District Attorney says Attorney General Paxton violated Texas Public Information Act

District Attorney says Attorney General Paxton violated Texas Public Information Act

Isabel Webb Carey
Isabel Webb Carey
|
January 14, 2022

Following a complaint by senior editors at prominent newspapers, the Travis County district attorney on Thursday ruled that Republican Attorney General Ken Paxton violated the Texas Public Information Act by failing to disclose the details of his communications from his visit to Washington D.C., last January.

On Jan. 4 2022, top editors at five of the state’s largest newspapers—the Austin American-Statesman, The Dallas Morning News, the Fort Worth Star-Telegram, the Houston Chronicle and the San Antonio Express-News—made a formal complaint against the Attorney General. The journalists argued that Paxton’s communications from the days surrounding his trip are subject to public release, according to the Texas Public Information Act grants the public the right to government records, even those kept on personal devices or on a public official’s online accounts.

Jackie Wood, director of public integrity and complex crimes at the Travis County District Attorney’s Office, sided with the journalists. The subsequent ruling asserted that Paxton’s office had broken Texas open records laws by withholding or failing to keep communications that would be releasable under the law. Paxton has been given four days to provide communications.

Paxton played a prominent role in the failed attempts to overturn the 2020 presidential election. As well as joining a lawsuit that sought to invalidate swing state victories, the Texas attorney general were also present at the 2021 Jan. 6 pro-Trump rally that led to a violent attack on the U.S. Capitol that disrupted Congress’ certification of the Electoral College votes. The attorney general is yet to provide the communications from the days preceding this event.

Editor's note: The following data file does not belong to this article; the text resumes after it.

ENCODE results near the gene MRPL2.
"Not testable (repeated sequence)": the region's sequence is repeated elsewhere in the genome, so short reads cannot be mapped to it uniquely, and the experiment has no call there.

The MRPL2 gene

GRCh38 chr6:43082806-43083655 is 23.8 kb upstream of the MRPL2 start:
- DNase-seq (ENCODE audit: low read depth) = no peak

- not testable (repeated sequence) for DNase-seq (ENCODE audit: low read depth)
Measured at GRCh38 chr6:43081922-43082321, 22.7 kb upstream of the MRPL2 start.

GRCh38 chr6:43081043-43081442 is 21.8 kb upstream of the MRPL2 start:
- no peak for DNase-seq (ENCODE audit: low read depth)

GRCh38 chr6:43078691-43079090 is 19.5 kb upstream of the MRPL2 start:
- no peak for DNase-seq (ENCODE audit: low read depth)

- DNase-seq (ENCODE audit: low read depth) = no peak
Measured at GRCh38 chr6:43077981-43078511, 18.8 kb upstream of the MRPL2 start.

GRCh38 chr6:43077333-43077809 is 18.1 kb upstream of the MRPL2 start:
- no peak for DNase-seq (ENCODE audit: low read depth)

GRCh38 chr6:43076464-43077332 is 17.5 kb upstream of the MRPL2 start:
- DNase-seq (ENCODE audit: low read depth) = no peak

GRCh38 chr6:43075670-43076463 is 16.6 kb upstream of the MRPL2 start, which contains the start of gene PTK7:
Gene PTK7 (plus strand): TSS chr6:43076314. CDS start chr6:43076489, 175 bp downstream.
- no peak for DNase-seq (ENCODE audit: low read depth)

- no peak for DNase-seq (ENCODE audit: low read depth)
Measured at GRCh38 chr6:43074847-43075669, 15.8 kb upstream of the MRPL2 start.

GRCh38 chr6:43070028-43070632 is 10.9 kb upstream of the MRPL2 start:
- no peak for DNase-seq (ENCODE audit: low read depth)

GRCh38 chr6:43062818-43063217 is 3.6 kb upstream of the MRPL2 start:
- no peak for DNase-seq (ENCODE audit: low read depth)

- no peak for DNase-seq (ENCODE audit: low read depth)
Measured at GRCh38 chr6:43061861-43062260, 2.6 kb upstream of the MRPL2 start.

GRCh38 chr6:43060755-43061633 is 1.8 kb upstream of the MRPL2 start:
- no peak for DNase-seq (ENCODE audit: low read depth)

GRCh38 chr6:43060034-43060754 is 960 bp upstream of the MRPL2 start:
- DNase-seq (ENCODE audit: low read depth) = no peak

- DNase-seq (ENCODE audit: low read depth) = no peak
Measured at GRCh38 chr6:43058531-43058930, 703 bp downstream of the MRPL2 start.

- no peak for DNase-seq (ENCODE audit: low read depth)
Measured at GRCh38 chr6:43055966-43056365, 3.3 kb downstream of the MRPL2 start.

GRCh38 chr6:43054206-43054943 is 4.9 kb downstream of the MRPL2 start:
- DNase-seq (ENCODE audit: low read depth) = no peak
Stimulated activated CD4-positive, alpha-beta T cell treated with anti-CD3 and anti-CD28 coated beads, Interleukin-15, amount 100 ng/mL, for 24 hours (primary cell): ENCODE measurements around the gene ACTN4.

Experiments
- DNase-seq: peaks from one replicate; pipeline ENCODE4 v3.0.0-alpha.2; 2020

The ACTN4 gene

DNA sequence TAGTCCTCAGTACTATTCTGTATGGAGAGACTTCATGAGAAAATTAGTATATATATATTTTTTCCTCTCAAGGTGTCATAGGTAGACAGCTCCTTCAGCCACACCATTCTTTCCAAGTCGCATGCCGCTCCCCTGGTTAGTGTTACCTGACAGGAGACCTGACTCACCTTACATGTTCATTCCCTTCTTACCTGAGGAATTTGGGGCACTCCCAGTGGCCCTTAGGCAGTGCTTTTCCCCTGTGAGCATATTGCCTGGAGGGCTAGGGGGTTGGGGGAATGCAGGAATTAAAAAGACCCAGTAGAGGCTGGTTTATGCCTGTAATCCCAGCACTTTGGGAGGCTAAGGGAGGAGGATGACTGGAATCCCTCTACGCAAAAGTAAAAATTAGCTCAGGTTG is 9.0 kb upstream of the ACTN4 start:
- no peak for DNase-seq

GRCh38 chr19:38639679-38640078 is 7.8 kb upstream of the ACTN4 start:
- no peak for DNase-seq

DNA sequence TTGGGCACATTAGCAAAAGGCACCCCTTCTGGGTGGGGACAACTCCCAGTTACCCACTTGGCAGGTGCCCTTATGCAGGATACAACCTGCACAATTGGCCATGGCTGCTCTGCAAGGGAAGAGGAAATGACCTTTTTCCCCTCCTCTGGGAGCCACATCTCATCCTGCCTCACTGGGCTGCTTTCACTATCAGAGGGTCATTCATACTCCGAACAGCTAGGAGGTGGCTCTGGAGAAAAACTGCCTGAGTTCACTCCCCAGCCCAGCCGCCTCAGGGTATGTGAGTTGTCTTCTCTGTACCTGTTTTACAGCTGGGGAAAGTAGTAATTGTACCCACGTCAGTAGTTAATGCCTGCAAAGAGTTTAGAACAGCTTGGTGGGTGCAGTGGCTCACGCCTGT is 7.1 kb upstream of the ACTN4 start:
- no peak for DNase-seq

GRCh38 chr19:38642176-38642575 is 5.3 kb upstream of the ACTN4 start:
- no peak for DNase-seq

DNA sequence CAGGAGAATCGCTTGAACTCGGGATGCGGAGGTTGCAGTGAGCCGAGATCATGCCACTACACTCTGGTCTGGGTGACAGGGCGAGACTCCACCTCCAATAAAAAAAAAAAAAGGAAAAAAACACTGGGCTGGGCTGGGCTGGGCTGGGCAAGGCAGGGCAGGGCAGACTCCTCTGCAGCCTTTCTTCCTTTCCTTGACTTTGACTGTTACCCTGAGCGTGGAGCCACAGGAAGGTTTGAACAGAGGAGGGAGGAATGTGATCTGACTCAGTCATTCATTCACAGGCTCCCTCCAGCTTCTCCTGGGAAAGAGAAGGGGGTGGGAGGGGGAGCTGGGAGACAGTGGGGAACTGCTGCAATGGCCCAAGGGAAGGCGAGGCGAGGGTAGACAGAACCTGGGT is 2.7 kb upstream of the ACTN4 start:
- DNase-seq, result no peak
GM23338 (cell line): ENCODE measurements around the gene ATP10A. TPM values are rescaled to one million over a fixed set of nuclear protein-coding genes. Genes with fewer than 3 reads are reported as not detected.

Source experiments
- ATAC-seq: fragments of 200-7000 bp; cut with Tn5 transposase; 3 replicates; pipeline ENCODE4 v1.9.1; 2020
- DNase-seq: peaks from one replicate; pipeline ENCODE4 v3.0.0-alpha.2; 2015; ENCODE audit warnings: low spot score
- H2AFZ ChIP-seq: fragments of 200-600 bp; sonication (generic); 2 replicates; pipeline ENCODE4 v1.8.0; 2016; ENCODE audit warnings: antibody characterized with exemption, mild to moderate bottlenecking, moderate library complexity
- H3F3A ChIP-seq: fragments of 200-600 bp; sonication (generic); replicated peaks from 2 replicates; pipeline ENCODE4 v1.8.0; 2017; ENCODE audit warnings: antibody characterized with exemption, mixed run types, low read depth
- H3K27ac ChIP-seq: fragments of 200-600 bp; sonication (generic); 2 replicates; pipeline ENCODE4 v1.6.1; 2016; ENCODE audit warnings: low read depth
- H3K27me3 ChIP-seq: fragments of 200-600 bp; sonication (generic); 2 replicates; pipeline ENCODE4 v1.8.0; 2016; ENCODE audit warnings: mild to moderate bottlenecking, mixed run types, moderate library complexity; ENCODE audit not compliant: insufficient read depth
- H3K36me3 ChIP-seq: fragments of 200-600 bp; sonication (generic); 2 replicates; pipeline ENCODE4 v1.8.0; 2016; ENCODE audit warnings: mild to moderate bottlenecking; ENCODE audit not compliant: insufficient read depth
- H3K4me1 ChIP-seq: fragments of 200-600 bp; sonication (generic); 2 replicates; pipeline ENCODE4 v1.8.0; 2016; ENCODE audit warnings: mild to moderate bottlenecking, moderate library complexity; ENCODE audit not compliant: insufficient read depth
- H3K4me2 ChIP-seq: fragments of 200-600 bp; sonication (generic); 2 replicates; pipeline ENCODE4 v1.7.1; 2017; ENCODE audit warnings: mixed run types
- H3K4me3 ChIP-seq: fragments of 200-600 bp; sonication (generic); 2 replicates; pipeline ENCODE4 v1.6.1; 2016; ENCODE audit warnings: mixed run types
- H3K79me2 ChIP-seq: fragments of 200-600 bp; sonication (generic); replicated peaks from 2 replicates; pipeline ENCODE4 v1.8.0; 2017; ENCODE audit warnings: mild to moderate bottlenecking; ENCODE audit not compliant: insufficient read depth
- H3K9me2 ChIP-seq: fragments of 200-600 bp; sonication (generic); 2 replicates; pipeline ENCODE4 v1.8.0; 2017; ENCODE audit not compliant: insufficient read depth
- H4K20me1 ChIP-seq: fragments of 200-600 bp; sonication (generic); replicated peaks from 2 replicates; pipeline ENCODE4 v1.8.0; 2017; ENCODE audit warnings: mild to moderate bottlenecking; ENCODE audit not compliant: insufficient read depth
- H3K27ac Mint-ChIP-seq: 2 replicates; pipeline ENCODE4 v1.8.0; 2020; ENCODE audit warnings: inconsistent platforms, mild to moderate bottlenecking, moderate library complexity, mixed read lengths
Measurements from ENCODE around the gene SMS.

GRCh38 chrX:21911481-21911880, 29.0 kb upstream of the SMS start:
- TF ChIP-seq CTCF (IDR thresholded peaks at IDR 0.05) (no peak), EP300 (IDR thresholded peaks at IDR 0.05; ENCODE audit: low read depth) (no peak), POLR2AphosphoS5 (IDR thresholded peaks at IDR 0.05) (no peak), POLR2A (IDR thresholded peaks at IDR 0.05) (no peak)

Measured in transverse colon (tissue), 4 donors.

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This recent complaint follows a separate request for the communications between Trump and Paxton in August from a U.S. House committee investigating the events of Jan. 6, as well a slew of other legal issues, including a six-year-old securities fraud case and accusations of bribery and misuse of office. The two-term Republican is seeking reelection this year, but his GOP challengers—Land Commissioner George P. Bush, former Texas Supreme Court Justice Eva Guzman and U.S. Rep. Louie Gohmert—have been swift to hone in on the incumbent’s political woes.

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Isabel Webb Carey

Isabel Webb Carey

Isabel Webb Carey attends the University of Texas at Austin in the Plan II Honors Program with a certificate in Core Texts and Ideas. Her interests include education, local governance, sustainability, and equity. Isabel enjoys dancing, hiking, and live music. She is also a staff writer for the Texas Orator. Email her at [email protected]
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